For adults, teens, and children the grief comes in waves and can be brought on unexpectedly by a sound, a smell, or a thought at any time or any place. Something as simple as a trip to the grocery store can bring back memories that make the loss seem as if it has just happened. A smell of fresh lemons, a song played so low on the PA system that it’s not consciously heard, or a glance at the loved ones favorite food can produce a tidal wave of almost forgotten emotions. Talking about the loss and the loved one seems to facilitate a healthy progression through the grief process. Getting your family members to open their hearts and face their sorrow this way can be difficult, but there are some communications skills that may help.

Communication Despite the loss, you want your family to feel lovable and important. Your communication is like a mirror in which others see themselves; so it is important that you use good communication skills in discussing your loss. For children, especially young children, nonverbal communication speaks louder than verbal communication. If your nonverbal communication agrees with your verbal communication, then children feel they can trust what you say.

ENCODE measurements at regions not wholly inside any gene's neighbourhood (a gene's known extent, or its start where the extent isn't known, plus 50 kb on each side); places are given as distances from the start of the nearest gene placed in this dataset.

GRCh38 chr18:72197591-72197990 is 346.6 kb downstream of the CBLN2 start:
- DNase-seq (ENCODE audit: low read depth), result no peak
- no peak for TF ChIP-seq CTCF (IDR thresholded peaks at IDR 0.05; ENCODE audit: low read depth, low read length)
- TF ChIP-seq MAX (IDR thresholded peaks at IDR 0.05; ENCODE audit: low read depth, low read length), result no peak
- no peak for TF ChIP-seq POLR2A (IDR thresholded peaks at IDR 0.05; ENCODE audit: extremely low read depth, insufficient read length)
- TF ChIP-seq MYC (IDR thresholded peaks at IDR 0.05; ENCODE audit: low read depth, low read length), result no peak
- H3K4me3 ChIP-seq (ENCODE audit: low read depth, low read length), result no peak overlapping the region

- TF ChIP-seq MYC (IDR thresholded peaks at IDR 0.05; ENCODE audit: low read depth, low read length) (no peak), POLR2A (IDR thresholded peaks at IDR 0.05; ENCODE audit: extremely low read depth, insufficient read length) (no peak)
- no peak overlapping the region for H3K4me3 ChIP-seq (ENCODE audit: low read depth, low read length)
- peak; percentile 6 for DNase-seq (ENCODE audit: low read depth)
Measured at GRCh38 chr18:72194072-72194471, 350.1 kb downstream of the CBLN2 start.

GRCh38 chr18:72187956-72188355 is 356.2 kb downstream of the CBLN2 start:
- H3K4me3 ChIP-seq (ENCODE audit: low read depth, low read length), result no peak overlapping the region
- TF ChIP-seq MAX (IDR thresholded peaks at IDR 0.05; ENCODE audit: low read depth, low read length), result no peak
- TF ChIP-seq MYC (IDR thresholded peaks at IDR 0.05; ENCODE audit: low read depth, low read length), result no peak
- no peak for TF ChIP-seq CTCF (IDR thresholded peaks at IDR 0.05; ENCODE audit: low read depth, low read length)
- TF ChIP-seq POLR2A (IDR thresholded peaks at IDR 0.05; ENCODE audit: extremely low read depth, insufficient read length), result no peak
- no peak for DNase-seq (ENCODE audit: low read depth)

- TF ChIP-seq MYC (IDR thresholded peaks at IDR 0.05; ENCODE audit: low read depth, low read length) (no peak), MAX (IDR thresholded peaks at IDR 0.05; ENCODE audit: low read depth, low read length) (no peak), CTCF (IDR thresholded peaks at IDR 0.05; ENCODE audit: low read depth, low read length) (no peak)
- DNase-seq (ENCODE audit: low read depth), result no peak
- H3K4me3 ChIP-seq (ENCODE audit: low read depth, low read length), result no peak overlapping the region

The most effective communication skill is listening carefully for feelings. Children don’t always have the words for their feelings, so they may need help in labeling them. Teens often have a difficult time talking to their parent about their feelings, yet a wise parent finds ways to draw out the emotions of their teens. Even adults feel understood if the listener responds with a word that describes their emotions. Practice using a skill called reflective listening. That involves listening for the feeling in a communication and reflecting that feeling back to the speaker. A good way to use this skill would be to listen and then say, “It sounds like you feel _________.” If you are wrong, the speaker will correct you, which makes the person have to think about his or her feelings to answer you. It is even more effective if you add the reason you think the speaker feels that way. Reflective listening requires sensitive listening to the speaker’s verbal and nonverbal messages and reflecting back the total message empathically without judgment.

This kind of communication can be helpful to a kid who is having behavior problems due to anger, because negative feelings always exist before negative acts and another feeling always comes before anger. It is usually fear or sadness. When we respond to the anger by reflective listening, then kids lead us to the underlying feeling. When youngsters have strong emotions, it is important to listen carefully to what feelings they are trying to express, accept the feelings without necessarily accepting the behavior, and providing an acceptable outlet for the expression of the feelings.